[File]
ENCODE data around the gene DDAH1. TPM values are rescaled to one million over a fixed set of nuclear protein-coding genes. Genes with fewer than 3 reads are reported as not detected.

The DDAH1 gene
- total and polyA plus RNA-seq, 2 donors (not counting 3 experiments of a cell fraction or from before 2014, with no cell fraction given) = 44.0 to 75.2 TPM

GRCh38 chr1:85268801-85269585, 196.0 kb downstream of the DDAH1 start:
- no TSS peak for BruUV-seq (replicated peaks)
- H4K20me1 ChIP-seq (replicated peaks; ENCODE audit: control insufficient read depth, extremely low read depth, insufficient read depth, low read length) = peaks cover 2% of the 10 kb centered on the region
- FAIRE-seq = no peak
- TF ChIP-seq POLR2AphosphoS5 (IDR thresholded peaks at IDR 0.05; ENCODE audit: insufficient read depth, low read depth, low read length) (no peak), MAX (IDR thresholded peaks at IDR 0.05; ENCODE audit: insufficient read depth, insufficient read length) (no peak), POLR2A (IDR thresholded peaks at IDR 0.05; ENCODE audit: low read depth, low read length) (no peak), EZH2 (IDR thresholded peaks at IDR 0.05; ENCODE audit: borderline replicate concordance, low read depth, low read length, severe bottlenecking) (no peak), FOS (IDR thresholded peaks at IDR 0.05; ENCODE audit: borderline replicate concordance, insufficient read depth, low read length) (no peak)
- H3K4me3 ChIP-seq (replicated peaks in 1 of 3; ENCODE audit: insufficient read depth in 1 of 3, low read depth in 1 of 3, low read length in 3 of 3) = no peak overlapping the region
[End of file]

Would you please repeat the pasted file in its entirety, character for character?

ENCODE data around the gene DDAH1. TPM values are rescaled to one million over a fixed set of nuclear protein-coding genes. Genes with fewer than 3 reads are reported as not detected.

The DDAH1 gene
- total and polyA plus RNA-seq, 2 donors (not counting 3 experiments of a cell fraction or from before 2014, with no cell fraction given) = 44.0 to 75.2 TPM

GRCh38 chr1:85268801-85269585, 196.0 kb downstream of the DDAH1 start:
- no TSS peak for BruUV-seq (replicated peaks)
- H4K20me1 ChIP-seq (replicated peaks; ENCODE audit: control insufficient read depth, extremely low read depth, insufficient read depth, low read length) = peaks cover 2% of the 10 kb centered on the region
- FAIRE-seq = no peak
- TF ChIP-seq POLR2AphosphoS5 (IDR thresholded peaks at IDR 0.05; ENCODE audit: insufficient read depth, low read depth, low read length) (no peak), MAX (IDR thresholded peaks at IDR 0.05; ENCODE audit: insufficient read depth, insufficient read length) (no peak), POLR2A (IDR thresholded peaks at IDR 0.05; ENCODE audit: low read depth, low read length) (no peak), EZH2 (IDR thresholded peaks at IDR 0.05; ENCODE audit: borderline replicate concordance, low read depth, low read length, severe bottlenecking) (no peak), FOS (IDR thresholded peaks at IDR 0.05; ENCODE audit: borderline replicate concordance, insufficient read depth, low read length) (no peak)
- H3K4me3 ChIP-seq (replicated peaks in 1 of 3; ENCODE audit: insufficient read depth in 1 of 3, low read depth in 1 of 3, low read length in 3 of 3) = no peak overlapping the region